4 (WFC, KO, IBM, & AXP) of the 43 positions total roughly 28% of Berkshire's total book value. So these are not a small part of the business.
    Berkshire is larger than most mutual funds and more diversified than many.
    May 2, 2014. 09:21 PM | 1 Like Like |Link to Comment
  • Exxon Mobil: 32 And Counting [View article]
    That is a nice shopping list.
    May 2, 2014. 03:14 PM | 1 Like Like |Link to Comment
  • Exxon Mobil: 32 And Counting [View article]
    Buyandhold 2012,

    Now that XOM is 23% of your portfolio will you continue to add to XOM when the market corrects? Or would you more likely invest the dividends to diversify elsewhere?

    May 1, 2014. 09:38 PM | Likes Like |Link to Comment
  • Dividend Champions For May 2014 [View article]
    David,

    I would like to add my thanks as well. Your work is appreciated by all those who simply understand the value created by a growing dividend.
    May 1, 2014. 09:09 PM | 4 Likes Like |Link to Comment
  • How Much Does Coca-Cola's Compensation Dilute Shareholders? [View article]
    dealraker,

    Calm down. I believe the "Berkshire Hathaway fund" was just a joke. But then it is bigger than about 90% of the mutual fund companies out there. And owns or has investments in over 120 companies. So maybe not a joke?
    May 1, 2014. 06:30 PM | Likes Like |Link to Comment
  • Warren Buffett, Berkshire Hathaway, And Dividend Growth Investing [View article]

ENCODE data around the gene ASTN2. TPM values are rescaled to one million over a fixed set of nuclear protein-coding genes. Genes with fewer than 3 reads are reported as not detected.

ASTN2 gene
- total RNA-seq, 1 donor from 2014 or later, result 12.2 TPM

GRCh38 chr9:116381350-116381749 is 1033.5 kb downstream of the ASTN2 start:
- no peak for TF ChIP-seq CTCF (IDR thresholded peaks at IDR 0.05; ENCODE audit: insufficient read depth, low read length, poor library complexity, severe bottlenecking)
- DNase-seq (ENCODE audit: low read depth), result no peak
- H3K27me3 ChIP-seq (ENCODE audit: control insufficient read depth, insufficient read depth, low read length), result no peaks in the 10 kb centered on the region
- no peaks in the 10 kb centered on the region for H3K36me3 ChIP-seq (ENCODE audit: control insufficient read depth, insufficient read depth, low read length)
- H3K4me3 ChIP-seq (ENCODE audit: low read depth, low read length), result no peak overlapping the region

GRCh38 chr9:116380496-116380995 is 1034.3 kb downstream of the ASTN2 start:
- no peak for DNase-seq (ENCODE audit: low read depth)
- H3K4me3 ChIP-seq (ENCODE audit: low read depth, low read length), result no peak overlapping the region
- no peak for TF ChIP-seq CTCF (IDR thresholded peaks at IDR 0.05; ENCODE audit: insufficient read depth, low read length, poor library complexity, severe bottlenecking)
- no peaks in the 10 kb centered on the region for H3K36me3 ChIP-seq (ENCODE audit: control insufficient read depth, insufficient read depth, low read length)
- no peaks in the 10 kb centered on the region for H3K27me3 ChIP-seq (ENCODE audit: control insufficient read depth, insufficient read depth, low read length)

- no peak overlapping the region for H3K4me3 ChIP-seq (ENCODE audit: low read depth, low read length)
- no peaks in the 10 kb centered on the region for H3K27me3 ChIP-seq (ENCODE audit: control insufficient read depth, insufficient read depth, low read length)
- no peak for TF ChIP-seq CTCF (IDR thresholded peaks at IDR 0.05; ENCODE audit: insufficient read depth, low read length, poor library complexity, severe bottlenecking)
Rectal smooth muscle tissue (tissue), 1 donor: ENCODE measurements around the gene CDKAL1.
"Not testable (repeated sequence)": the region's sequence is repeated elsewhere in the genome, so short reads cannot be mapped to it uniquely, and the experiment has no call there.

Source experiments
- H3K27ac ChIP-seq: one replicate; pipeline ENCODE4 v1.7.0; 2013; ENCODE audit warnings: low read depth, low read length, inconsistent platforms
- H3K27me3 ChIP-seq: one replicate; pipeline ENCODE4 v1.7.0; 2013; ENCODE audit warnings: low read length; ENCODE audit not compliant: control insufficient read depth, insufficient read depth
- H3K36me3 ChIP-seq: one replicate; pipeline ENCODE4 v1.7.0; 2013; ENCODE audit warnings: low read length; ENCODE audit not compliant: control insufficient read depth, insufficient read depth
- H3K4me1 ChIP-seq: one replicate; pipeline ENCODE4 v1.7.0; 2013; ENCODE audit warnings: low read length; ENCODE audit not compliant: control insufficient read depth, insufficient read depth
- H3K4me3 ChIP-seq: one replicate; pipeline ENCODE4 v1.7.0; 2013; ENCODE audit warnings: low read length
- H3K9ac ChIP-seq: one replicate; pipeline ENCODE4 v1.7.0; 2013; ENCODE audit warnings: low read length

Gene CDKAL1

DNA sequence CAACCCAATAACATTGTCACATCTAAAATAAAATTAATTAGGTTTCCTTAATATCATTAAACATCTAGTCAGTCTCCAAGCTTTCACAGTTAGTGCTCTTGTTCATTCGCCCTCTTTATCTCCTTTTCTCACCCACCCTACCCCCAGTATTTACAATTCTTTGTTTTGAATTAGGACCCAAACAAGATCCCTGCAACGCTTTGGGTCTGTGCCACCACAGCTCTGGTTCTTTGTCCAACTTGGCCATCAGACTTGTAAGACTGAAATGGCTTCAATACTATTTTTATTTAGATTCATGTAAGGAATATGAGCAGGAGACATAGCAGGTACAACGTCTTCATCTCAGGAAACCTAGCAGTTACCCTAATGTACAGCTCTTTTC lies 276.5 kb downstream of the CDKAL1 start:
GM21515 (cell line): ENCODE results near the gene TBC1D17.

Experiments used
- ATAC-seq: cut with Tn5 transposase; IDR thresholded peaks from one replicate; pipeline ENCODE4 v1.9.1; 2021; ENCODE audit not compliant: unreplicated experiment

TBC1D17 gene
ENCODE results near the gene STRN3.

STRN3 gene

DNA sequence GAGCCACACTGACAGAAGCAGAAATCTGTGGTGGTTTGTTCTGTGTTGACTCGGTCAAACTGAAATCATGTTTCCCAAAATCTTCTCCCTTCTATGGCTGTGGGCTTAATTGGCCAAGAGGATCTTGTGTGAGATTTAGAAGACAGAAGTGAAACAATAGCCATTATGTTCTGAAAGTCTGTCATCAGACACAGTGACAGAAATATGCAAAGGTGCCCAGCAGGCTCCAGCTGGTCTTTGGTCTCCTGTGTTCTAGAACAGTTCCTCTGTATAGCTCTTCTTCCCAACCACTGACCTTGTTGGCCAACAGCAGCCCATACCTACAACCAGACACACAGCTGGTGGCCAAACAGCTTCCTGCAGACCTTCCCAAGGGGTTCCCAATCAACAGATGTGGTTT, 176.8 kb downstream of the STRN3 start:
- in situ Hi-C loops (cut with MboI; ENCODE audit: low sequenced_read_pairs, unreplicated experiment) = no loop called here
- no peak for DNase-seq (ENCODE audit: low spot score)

>>>that the bulk of your portfolio is currently in one or more index funds. If that is the case are these funds reflected in the numbers you report? If so, what is the performance without the funds?<<<

    Briar,

    No, the bulk (57%) of my stock portfolio is in individual stocks. All 45 of my stocks are listed in my profile (the good, the bad, & the ugly). 43% of my holdings are in mutual funds in my 401k and my wife's ira. My 401k has a brokerage option and I use it, but it is limited to about 1/3 of my 401k assets. The other 2/3 of the 401k are therefore in mutual funds (small cap value and international).

    And I am glad you asked about the fund performance vs my individual stocks. As I noted in my earlier comment above my individual stock picks (no mutual funds) have returned 11.41% per year since I started recording all transactions in Quicken (start date 5-30-1995). My mutual funds have returned 9.18% per year over those same 19 years.

    I think my individual stock picks have beaten the mutual funds for several reasons. Number one my mutual fund investments have been weekly, deducted from my check and invested whether the market is up or down or sideways. So I am averaging in. For my individual picks I accumulate contributions and dividends. Then I buy what I think is the best value. So this gives an advantage to my individual stocks. Another important reason is fees. My mutual funds average a little over 1% in fees so they start out in a hole.

    And I do not totally discard your bulls-eye model. I do think a focus on the best is important. But please remember where I am coming from. My investing experience in addition to the successes includes big loses in Worldcom and Washington Mutual. So for myself I am never 100% sure of those that seem to be squarely in the middle of the bulls-eye.  
    Apr 30, 2014. 10:00 PM | 1 Like Like |Link to Comment
  • Warren Buffett, Berkshire Hathaway, And Dividend Growth Investing [View article]